- 4. Students adjust their use of spoken, written, and visual language (e.g., conventions, style, vocabulary) to communicate effectively with a variety of audiences and for different purposes.
- 5. Students employ a wide range of strategies as they write and use different writing process elements appropriately to communicate with different audiences for a variety of purposes.
- 6. Students apply knowledge of language structure, language conventions (e.g., spelling and punctuation), media techniques, figurative language, and genre to create, critique, and discuss print and nonprint texts.
- 7. Students conduct research on issues and interests by generating ideas and questions, and by posing problems. They gather, evaluate, and synthesize data from a variety of sources (e.g., print and nonprint texts, artifacts, people) to communicate their discoveries in ways that suit their purpose and audience.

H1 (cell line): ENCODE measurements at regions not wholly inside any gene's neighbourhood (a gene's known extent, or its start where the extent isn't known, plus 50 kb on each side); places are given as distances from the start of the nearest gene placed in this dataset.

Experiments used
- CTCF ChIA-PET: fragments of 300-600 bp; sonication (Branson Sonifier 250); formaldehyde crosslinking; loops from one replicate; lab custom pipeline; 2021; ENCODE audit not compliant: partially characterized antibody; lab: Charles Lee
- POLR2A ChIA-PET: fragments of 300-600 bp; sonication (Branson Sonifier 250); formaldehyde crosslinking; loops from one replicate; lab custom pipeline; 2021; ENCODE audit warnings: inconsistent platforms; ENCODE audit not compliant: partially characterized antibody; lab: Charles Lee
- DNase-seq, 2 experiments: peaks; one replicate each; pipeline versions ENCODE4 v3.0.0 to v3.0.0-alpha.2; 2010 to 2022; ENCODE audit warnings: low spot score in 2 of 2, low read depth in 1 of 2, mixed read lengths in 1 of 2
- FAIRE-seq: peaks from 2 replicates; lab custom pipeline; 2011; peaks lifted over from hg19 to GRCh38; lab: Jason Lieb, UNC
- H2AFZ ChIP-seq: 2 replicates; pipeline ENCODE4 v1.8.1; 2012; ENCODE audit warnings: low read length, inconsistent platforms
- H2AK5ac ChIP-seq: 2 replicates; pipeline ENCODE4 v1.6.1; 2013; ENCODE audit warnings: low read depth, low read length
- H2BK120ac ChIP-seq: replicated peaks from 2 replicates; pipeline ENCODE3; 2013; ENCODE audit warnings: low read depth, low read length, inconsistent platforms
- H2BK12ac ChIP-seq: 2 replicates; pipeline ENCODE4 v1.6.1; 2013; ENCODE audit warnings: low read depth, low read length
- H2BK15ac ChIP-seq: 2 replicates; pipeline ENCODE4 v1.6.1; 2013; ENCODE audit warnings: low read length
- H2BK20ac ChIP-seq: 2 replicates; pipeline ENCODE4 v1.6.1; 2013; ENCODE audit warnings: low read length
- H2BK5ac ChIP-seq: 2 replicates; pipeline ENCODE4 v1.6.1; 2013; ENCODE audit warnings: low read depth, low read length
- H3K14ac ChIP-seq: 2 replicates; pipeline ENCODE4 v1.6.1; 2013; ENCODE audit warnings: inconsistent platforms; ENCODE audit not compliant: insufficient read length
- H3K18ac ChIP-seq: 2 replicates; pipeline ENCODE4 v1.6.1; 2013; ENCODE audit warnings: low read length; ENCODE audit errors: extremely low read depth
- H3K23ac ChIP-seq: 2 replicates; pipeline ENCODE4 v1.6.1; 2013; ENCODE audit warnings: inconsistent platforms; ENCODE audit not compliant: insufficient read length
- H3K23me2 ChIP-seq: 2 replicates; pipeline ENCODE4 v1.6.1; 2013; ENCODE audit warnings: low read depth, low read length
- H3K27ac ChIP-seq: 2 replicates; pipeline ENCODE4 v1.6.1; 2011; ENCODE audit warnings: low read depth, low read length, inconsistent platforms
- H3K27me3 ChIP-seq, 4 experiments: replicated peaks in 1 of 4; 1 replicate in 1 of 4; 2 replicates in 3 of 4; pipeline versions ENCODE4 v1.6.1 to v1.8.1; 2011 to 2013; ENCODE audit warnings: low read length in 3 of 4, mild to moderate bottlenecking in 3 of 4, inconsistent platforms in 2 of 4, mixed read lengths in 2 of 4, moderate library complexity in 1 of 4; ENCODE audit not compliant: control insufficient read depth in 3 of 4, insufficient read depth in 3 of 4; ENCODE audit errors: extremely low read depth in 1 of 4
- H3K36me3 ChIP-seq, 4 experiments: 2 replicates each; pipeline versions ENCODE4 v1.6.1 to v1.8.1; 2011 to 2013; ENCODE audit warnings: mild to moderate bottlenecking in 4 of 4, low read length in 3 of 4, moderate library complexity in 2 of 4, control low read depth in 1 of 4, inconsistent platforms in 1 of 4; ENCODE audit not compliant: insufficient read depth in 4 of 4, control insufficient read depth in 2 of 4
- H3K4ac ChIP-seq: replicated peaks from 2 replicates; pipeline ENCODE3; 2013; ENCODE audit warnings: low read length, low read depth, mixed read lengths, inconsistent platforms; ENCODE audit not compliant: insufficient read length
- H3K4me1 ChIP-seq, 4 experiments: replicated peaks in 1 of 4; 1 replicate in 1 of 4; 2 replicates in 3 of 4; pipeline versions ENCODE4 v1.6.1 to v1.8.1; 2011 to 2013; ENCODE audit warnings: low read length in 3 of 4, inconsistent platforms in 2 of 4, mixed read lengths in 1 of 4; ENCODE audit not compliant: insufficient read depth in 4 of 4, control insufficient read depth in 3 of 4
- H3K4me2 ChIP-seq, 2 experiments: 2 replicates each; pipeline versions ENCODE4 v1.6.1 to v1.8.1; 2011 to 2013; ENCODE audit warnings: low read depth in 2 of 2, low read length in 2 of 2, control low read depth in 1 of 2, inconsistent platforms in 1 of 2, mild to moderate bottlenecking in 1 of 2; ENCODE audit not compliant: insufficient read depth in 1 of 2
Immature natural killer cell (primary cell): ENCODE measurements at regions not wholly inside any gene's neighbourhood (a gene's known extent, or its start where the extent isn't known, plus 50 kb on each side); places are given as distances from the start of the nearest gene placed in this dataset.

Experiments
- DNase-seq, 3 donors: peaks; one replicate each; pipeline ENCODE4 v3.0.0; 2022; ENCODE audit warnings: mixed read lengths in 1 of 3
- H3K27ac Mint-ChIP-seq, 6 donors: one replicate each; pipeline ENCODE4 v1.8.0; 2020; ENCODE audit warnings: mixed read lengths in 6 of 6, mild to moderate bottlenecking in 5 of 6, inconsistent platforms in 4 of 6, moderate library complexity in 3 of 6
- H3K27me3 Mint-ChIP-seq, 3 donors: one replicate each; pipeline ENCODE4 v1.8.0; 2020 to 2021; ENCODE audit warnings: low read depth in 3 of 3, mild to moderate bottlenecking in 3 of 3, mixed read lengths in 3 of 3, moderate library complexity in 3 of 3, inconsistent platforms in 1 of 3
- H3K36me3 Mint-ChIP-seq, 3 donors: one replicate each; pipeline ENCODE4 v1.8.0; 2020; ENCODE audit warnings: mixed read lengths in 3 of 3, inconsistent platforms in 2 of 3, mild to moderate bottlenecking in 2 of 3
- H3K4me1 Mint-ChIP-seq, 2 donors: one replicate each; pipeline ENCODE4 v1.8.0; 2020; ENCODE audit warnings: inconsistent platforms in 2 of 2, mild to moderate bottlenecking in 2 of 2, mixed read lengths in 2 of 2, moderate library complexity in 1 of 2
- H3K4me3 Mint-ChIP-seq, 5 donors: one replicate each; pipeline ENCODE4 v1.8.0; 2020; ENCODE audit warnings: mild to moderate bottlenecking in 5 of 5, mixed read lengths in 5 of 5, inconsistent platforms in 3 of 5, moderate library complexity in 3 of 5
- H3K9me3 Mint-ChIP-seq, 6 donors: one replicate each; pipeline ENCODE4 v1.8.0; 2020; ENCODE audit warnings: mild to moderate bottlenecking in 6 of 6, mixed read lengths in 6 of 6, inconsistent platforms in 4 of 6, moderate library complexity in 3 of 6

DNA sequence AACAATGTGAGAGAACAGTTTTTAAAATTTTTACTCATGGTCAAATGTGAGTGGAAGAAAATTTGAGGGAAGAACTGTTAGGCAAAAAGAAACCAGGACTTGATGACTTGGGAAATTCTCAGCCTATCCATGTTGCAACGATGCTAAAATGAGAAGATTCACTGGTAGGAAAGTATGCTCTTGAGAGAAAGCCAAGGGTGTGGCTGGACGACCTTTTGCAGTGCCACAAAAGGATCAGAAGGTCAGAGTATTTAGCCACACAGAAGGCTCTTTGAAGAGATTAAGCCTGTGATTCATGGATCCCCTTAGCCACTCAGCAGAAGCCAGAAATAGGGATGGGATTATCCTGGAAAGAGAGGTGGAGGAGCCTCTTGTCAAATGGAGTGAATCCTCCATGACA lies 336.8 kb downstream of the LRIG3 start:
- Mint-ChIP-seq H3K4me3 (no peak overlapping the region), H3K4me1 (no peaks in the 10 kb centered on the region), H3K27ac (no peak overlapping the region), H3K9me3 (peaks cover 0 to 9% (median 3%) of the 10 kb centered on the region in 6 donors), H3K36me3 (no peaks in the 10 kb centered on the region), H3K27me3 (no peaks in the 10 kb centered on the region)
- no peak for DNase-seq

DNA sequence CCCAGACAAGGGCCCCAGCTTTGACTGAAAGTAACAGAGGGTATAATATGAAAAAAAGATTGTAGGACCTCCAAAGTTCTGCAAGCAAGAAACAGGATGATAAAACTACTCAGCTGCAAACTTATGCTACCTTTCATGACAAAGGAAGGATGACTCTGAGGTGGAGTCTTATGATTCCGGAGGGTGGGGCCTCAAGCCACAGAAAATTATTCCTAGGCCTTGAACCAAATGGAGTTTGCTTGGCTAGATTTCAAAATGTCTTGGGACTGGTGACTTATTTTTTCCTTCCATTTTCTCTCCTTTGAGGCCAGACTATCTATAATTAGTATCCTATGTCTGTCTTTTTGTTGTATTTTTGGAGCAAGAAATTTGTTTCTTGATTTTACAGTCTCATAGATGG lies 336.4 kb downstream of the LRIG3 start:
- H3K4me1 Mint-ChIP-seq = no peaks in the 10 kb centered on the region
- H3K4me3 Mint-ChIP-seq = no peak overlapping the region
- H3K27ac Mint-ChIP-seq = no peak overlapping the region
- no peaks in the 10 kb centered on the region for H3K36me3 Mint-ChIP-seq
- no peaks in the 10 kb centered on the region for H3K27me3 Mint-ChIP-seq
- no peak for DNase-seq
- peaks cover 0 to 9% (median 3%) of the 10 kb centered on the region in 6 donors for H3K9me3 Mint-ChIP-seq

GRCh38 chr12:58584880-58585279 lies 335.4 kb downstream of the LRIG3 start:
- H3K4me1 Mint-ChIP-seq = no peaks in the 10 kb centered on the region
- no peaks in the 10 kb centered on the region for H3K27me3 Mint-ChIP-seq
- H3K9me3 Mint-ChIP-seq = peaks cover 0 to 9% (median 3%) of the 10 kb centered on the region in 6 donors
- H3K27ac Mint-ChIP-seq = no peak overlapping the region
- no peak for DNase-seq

- 8. Students use a variety of technological and information resources (e.g., libraries, databases, computer networks, video) to gather and synthesize information and to create and communicate knowledge.
- 11. Students participate as knowledgeable, reflective, creative, and critical members of a variety of literacy communities.
- 12. Students use spoken, written, and visual language to accomplish their own purposes (e.g., for learning, enjoyment, persuasion, and the exchange of information).
Materials and Technology
Videotape of popular sitcom from television
- Analyze portrayals of different groups of people in the media
- Investigate social values presented in the media
- Analyze portrayals of teenagers in the media
- Identify stereotypes presented through the media